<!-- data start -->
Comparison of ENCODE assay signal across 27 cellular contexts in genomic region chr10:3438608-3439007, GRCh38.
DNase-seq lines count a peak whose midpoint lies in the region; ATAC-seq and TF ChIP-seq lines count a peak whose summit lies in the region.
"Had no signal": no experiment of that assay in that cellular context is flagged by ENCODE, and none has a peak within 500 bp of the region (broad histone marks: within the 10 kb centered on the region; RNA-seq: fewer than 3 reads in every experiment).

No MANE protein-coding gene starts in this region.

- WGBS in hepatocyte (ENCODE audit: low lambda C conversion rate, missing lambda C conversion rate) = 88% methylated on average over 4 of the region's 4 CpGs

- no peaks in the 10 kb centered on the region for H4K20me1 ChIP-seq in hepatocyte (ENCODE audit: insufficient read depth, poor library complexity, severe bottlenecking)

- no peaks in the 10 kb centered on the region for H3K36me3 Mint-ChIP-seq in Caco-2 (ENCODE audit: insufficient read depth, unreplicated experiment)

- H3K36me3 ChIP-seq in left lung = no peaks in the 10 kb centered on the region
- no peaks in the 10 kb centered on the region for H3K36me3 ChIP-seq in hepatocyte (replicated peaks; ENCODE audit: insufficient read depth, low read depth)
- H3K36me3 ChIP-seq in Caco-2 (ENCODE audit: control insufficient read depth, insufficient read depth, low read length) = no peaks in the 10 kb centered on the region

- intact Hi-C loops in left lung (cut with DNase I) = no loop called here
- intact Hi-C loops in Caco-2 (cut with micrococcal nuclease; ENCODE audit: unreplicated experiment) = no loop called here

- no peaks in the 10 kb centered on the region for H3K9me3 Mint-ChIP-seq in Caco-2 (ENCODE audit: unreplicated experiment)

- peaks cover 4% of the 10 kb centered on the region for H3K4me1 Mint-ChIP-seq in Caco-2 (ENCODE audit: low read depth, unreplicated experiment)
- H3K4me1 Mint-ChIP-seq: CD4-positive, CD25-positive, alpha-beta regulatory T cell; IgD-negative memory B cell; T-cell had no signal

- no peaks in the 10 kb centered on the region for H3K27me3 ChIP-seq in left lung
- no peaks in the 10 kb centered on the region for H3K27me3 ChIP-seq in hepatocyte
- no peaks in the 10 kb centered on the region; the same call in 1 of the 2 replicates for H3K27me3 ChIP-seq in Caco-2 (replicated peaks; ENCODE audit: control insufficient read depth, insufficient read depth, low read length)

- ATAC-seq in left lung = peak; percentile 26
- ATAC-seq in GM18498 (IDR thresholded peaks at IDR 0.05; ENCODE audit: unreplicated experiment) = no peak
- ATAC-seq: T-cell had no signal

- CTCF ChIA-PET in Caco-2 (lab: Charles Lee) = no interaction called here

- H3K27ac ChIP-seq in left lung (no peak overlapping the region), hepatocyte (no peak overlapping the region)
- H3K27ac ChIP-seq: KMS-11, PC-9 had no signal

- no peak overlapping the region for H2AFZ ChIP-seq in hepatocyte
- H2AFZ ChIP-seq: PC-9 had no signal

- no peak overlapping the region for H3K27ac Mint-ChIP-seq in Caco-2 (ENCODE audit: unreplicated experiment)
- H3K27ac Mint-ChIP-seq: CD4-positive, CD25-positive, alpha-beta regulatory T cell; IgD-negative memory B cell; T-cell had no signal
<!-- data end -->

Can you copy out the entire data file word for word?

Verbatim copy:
Comparison of ENCODE assay signal across 27 cellular contexts in genomic region chr10:3438608-3439007, GRCh38.
DNase-seq lines count a peak whose midpoint lies in the region; ATAC-seq and TF ChIP-seq lines count a peak whose summit lies in the region.
"Had no signal": no experiment of that assay in that cellular context is flagged by ENCODE, and none has a peak within 500 bp of the region (broad histone marks: within the 10 kb centered on the region; RNA-seq: fewer than 3 reads in every experiment).

No MANE protein-coding gene starts in this region.

- WGBS in hepatocyte (ENCODE audit: low lambda C conversion rate, missing lambda C conversion rate) = 88% methylated on average over 4 of the region's 4 CpGs

- no peaks in the 10 kb centered on the region for H4K20me1 ChIP-seq in hepatocyte (ENCODE audit: insufficient read depth, poor library complexity, severe bottlenecking)

- no peaks in the 10 kb centered on the region for H3K36me3 Mint-ChIP-seq in Caco-2 (ENCODE audit: insufficient read depth, unreplicated experiment)

- H3K36me3 ChIP-seq in left lung = no peaks in the 10 kb centered on the region
- no peaks in the 10 kb centered on the region for H3K36me3 ChIP-seq in hepatocyte (replicated peaks; ENCODE audit: insufficient read depth, low read depth)
- H3K36me3 ChIP-seq in Caco-2 (ENCODE audit: control insufficient read depth, insufficient read depth, low read length) = no peaks in the 10 kb centered on the region

- intact Hi-C loops in left lung (cut with DNase I) = no loop called here
- intact Hi-C loops in Caco-2 (cut with micrococcal nuclease; ENCODE audit: unreplicated experiment) = no loop called here

- no peaks in the 10 kb centered on the region for H3K9me3 Mint-ChIP-seq in Caco-2 (ENCODE audit: unreplicated experiment)

- peaks cover 4% of the 10 kb centered on the region for H3K4me1 Mint-ChIP-seq in Caco-2 (ENCODE audit: low read depth, unreplicated experiment)
- H3K4me1 Mint-ChIP-seq: CD4-positive, CD25-positive, alpha-beta regulatory T cell; IgD-negative memory B cell; T-cell had no signal

- no peaks in the 10 kb centered on the region for H3K27me3 ChIP-seq in left lung
- no peaks in the 10 kb centered on the region for H3K27me3 ChIP-seq in hepatocyte
- no peaks in the 10 kb centered on the region; the same call in 1 of the 2 replicates for H3K27me3 ChIP-seq in Caco-2 (replicated peaks; ENCODE audit: control insufficient read depth, insufficient read depth, low read length)

- ATAC-seq in left lung = peak; percentile 26
- ATAC-seq in GM18498 (IDR thresholded peaks at IDR 0.05; ENCODE audit: unreplicated experiment) = no peak
- ATAC-seq: T-cell had no signal

- CTCF ChIA-PET in Caco-2 (lab: Charles Lee) = no interaction called here

- H3K27ac ChIP-seq in left lung (no peak overlapping the region), hepatocyte (no peak overlapping the region)
- H3K27ac ChIP-seq: KMS-11, PC-9 had no signal

- no peak overlapping the region for H2AFZ ChIP-seq in hepatocyte
- H2AFZ ChIP-seq: PC-9 had no signal

- no peak overlapping the region for H3K27ac Mint-ChIP-seq in Caco-2 (ENCODE audit: unreplicated experiment)
- H3K27ac Mint-ChIP-seq: CD4-positive, CD25-positive, alpha-beta regulatory T cell; IgD-negative memory B cell; T-cell had no signal